Friday, July 27, 2012

The irony of the expectant

It's sadly ironic how entitled we are as people, especially as believers. Whether we would admit it or not, we believe we are entitled--entitled to a good life, to health, maybe a spouse, a home, wholeness, happiness. And the sadder side of this entitlement is that we think we can do something to get these things, or we have done something to deserve them. When truly, nothing could be further from the Gospel truth: we deserve nothing and can do nothing to garner favor or a good life, and have done nothing to deserve them should we be blessed enough to have them. Where then do we get off thinking number one that we deserve a life of goodness and number two where did we ever imagine that it had anything to do with our own efforts or stellar qualities that would qualify us for such blessedness?

I'm sure much of it has to do with our rewards-based society where everything is founded on performance: do this, get that. It's how we're programmed to process and proceed through life. But, it's an unfortunate paradigm that has carried over into our Christian-thinking. It has become subtly laced into our theology, permeating our thoughts and thus influencing our actions. It's the idea that "serve and obey God and He will bless me." As I said, it's subtle and not altogether incorrect; however, egregiously wrong when it comes to how we relate to our Father. It's very much like the elder brother in the parable of the prodigal son. The elder brother didn't truly love the Father, but wanted the Father's "things"--ironically just like his wayward younger brother; however, the elder brother tried to gain these blessings by doing what was right. It's a heart issue. He didn't want to please his father because he loved his father, he wanted to please his father so his father would bless him. How often do we treat the relationship with our Father the same way?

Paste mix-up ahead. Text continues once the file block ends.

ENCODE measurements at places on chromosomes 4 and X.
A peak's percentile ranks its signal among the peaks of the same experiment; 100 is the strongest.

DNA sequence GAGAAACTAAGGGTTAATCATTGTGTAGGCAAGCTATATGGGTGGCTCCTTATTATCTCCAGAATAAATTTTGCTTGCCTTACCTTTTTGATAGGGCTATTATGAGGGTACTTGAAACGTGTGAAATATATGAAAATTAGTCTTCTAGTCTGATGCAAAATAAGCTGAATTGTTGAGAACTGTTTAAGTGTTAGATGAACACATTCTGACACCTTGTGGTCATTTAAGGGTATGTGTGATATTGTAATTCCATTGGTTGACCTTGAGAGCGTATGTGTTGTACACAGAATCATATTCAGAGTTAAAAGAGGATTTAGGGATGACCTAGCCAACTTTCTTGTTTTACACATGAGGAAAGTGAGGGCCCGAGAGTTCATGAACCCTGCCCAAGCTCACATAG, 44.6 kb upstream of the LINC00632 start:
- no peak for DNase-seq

"God, I will serve you, if you bless me with ________." As I said earlier, whether or not we would admit that this is the true posture of our hearts, I'm afraid that all too often it is. I can sadly admit this for myself. All too frequently I know my wretched heart wants God's blessings more than I simply desire my Father for Himself. And if I'm honest I'm not entirely sure how to break--or rather be broken--of this gross mentality. I think it all comes down to Grace--all of it does.

Grace that reveals our need for God. Grace that causes us to realize we not only don't deserve salvation, but we deserve nothing else besides (i.e. health happiness). And Grace that ultimately frees us from ourselves and our own depravity, thus allowing for freedom (again by Grace) that we might walk humbly before our God.

Paul was right: "For by grace you have been saved through faith. And this is not of your own doing; it is a gift of God, not a result of works, so that no one may boast." In other words, we have zero grounds for these notions of entitlement. We got nothing. And the moment we do is the moment the cross ceases to have significance.

Now, for the Grace to fully comprehend and be changed by this life-altering truth.

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